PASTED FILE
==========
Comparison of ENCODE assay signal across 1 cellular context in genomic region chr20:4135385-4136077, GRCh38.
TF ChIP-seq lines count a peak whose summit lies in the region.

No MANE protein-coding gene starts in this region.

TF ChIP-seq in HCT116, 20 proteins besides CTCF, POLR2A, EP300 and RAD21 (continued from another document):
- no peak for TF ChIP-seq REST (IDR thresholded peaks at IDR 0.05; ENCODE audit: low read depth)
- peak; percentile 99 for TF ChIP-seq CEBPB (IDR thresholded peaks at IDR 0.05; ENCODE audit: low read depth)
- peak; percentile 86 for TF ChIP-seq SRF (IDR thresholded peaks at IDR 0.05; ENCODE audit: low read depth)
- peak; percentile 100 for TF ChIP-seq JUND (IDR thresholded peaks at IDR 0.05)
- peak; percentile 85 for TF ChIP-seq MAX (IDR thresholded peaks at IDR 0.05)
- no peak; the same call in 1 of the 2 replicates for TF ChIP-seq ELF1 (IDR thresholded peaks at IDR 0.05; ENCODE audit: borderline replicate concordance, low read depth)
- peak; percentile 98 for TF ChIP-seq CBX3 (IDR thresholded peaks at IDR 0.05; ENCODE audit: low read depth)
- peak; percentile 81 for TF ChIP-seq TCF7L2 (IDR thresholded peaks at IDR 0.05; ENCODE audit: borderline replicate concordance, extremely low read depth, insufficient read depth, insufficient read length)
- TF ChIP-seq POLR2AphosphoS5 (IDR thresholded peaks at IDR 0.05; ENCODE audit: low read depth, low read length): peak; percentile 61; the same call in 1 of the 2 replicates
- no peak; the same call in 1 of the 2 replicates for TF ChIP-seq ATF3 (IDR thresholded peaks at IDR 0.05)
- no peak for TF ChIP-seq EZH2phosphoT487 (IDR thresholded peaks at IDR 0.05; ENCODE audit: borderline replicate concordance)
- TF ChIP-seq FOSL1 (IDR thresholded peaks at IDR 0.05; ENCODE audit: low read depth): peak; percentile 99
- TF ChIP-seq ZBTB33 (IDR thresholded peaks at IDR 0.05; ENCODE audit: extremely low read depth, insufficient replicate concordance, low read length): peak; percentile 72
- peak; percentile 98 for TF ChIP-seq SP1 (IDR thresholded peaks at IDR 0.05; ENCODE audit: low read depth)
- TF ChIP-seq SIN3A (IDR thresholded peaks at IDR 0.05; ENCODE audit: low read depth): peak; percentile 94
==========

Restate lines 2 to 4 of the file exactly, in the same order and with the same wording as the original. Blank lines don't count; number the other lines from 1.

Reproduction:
TF ChIP-seq lines count a peak whose summit lies in the region.

No MANE protein-coding gene starts in this region.

TF ChIP-seq in HCT116, 20 proteins besides CTCF, POLR2A, EP300 and RAD21 (continued from another document):